You are here: Home » Economy & Policy » News
Business Standard

After SC verdict, asset reconstruction firms' wait for returns get longer

This comes at a time when the government is toying with the idea to launch a new asset reconstruction company for the power sector, which is saddled with bad loans worth Rs 2.5 trillion

Dev Chatterjee  |  Mumbai 

bad loans

(ARCs), which were in an advanced stage of investing in various stressed companies, will have to wait longer for returns, as all stakeholders go back to the drawing room on debt resolution. This comes at a time when the government is toying with the idea to launch a new asset reconstruction company for the power sector, which is saddled with bad loans worth Rs 2.5 trillion.

Analysts said the will slow the pace of loan resolutions that were previously subject to deadlines outlined in the February 12 circular. Most of these loans are either in the insolvency process or are close to the process, with many ARCs leading the race to buy these projects. With the SC striking down the February 12 circular, the milestones for all these companies have moved. According to an estimate, 75 defaulting companies were facing debt resolution under the February 12 circular.

officials said they were in an advanced stage to close a few transactions, but due to litigation expected from the existing promoters, they now expect a significant delay. “Things are back to square one. We have to now wait for the Reserve Bank of India (RBI) to clarify on the road ahead,” said the head of an asset reconstruction company.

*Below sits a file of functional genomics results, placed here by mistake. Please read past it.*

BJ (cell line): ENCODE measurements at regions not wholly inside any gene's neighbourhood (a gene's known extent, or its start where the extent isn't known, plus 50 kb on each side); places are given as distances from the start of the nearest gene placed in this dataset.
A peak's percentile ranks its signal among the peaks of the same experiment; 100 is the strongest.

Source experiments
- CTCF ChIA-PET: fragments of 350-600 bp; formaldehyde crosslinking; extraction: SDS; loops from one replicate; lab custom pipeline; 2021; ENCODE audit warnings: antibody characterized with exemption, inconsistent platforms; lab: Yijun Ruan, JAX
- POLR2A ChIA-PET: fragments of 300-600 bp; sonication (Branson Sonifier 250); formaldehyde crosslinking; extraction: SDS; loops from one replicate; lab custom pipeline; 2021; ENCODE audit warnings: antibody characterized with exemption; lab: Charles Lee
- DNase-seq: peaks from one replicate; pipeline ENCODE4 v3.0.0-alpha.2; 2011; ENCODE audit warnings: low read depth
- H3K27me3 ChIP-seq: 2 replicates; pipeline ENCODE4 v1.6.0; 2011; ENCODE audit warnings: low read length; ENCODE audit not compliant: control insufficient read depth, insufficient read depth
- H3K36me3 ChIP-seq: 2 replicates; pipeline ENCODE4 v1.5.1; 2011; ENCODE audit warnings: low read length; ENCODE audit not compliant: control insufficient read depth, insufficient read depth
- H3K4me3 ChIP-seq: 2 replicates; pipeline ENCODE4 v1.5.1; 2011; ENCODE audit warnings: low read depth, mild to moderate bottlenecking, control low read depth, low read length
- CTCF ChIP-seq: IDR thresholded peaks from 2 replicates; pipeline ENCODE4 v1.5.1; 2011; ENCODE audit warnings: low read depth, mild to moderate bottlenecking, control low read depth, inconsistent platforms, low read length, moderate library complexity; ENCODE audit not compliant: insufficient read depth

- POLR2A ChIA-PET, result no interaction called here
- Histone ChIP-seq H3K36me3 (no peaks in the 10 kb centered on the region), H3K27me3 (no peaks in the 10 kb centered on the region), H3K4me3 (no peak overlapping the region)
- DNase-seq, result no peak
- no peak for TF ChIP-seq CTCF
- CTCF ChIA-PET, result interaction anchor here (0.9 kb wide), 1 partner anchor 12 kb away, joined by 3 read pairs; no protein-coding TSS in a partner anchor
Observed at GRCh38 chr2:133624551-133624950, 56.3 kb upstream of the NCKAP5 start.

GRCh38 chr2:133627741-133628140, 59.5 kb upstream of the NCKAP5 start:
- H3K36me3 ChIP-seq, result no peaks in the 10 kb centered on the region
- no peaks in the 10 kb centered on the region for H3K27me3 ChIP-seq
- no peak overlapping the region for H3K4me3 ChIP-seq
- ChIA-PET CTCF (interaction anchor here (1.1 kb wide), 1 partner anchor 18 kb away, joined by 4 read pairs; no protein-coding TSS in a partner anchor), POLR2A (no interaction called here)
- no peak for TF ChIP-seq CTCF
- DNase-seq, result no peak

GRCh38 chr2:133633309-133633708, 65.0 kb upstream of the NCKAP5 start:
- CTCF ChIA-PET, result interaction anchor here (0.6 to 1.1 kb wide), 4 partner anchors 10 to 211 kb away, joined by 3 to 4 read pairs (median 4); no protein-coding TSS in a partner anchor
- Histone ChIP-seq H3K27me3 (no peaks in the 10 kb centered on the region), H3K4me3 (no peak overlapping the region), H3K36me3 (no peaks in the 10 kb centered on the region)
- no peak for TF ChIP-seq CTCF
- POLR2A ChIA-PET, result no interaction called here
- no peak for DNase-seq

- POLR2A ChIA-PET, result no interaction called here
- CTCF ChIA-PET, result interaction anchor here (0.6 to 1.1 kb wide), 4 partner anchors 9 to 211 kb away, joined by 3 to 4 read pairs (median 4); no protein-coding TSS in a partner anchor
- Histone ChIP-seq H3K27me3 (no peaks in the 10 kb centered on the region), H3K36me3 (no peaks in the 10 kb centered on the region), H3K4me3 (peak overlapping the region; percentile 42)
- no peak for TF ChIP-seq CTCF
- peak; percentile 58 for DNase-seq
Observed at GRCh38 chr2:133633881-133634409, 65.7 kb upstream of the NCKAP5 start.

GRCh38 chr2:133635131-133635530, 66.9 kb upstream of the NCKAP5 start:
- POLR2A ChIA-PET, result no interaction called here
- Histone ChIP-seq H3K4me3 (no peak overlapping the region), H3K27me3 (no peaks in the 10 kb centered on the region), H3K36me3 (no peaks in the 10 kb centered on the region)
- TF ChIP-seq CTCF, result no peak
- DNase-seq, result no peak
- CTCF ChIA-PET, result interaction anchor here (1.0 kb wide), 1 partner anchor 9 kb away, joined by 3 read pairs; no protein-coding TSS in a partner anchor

While bank and the Indian government officials have made it clear that the top-40 cases sent for debt resolution in 2017 will not be impacted, litigation on these cases cannot be ruled out, he said.

The February 12 circular had impacted power sector companies the most, which led to the government supporting the industry at the Supreme Court. In this backdrop, analysts said the Indian government should set up a public sector asset reconstruction company that would manage banks’ power sector bad debt either by buying the companies directly or by bidding at the National Company Law Tribunal (NCLT) auctions, suggest analysts with Bofa Merrill Lynch.

This can cost an additional Rs 68,400 crore. Of the Rs 250,000 crore bad loans, banks have already provided for about 50 per cent. Auctioning these power bad debt will need a haircut of 75 per cent, or another Rs 61,560 crore. Banks can then transfer the Rs 61,560 crore of cleaned-up power bad debt to the and the government could recapitalise banks by an incremental Rs 6,840 crore to enable them to subscribe to or AMC paper, the analysts said.

Analysts said so far, the progress of resolution of stressed loans in India has seen limited success. In the top-40 cases identified by the RBI in 2017, that were taken to the NCLT, only about 20 per cent of the debt is resolved. “Even banks’ Samadhan scheme that focussed on Rs 75,000 crore of loans has seen just one of seven cases, ie, 6 per cent of debt being resolved, so far. Even large cases such as Essar Steel and Bhushan Power & Steel have been stuck towards the tail-end of resolution,” said a report by CLSA, a global brokerage company.

The banks’ average recovery is 50 per cent through the IBC cases and in many cases the haircut is as high as 85 per cent. ARC officials said due to slow pace of resolution, many banks will come forward to sell their debt to ARCs, so as to free their capital fast and resolve the default account earlier.

Slowing process

  • New milestones to delay process
  • Old cases to be re-opened
  • Banks may sell more bad loans in June quarter
  • Power sector-specific ARC likely


First Published: Wed, April 03 2019. 23:35 IST
RECOMMENDED FOR YOU